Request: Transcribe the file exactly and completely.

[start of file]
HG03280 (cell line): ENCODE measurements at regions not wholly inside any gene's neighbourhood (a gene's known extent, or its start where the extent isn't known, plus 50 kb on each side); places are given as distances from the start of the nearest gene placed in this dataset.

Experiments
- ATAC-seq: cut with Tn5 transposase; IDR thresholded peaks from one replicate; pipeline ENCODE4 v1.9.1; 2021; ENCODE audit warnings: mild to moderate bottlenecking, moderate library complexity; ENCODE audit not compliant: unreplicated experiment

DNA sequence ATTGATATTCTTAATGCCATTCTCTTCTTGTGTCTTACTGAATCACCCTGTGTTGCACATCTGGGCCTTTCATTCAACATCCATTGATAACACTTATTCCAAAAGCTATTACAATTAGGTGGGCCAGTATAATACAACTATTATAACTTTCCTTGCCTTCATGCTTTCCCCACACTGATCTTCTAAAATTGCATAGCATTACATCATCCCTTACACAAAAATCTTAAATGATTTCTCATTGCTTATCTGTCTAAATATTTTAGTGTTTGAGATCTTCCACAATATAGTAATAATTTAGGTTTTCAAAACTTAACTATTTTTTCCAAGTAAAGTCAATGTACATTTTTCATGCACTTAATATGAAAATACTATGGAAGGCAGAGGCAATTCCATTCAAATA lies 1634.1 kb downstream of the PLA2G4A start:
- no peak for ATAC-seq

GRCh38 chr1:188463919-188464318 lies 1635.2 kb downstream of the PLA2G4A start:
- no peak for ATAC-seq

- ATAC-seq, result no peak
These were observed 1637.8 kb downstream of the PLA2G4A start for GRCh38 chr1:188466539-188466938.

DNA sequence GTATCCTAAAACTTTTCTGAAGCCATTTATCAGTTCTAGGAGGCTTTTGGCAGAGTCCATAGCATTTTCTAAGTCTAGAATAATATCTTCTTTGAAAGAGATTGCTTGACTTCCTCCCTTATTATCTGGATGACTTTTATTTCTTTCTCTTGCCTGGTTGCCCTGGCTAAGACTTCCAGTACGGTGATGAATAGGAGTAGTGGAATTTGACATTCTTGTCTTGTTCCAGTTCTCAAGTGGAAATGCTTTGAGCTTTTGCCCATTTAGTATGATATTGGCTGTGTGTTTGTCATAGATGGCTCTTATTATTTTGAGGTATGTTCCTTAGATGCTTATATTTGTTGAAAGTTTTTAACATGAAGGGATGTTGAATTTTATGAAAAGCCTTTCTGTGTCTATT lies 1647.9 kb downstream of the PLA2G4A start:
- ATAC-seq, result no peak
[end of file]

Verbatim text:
HG03280 (cell line): ENCODE measurements at regions not wholly inside any gene's neighbourhood (a gene's known extent, or its start where the extent isn't known, plus 50 kb on each side); places are given as distances from the start of the nearest gene placed in this dataset.

Experiments
- ATAC-seq: cut with Tn5 transposase; IDR thresholded peaks from one replicate; pipeline ENCODE4 v1.9.1; 2021; ENCODE audit warnings: mild to moderate bottlenecking, moderate library complexity; ENCODE audit not compliant: unreplicated experiment

DNA sequence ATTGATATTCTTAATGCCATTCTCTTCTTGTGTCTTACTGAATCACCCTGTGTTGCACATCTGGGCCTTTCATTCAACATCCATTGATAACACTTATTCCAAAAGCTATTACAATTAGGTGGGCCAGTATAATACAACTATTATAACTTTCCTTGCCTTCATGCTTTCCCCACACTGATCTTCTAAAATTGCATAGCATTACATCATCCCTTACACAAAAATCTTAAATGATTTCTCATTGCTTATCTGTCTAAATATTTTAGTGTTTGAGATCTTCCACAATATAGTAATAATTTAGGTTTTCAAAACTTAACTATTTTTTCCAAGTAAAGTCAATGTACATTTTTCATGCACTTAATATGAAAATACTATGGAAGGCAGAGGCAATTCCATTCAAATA lies 1634.1 kb downstream of the PLA2G4A start:
- no peak for ATAC-seq

GRCh38 chr1:188463919-188464318 lies 1635.2 kb downstream of the PLA2G4A start:
- no peak for ATAC-seq

- ATAC-seq, result no peak
These were observed 1637.8 kb downstream of the PLA2G4A start for GRCh38 chr1:188466539-188466938.

DNA sequence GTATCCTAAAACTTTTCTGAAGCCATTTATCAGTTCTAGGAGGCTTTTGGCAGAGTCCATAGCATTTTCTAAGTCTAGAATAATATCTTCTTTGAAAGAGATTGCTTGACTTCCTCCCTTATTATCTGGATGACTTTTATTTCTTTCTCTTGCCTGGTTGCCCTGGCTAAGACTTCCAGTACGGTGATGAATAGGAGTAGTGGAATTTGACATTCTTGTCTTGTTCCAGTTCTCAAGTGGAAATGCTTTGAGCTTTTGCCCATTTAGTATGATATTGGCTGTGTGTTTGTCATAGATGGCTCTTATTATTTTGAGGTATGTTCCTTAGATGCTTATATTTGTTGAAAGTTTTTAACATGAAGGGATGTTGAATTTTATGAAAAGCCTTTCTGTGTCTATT lies 1647.9 kb downstream of the PLA2G4A start:
- ATAC-seq, result no peak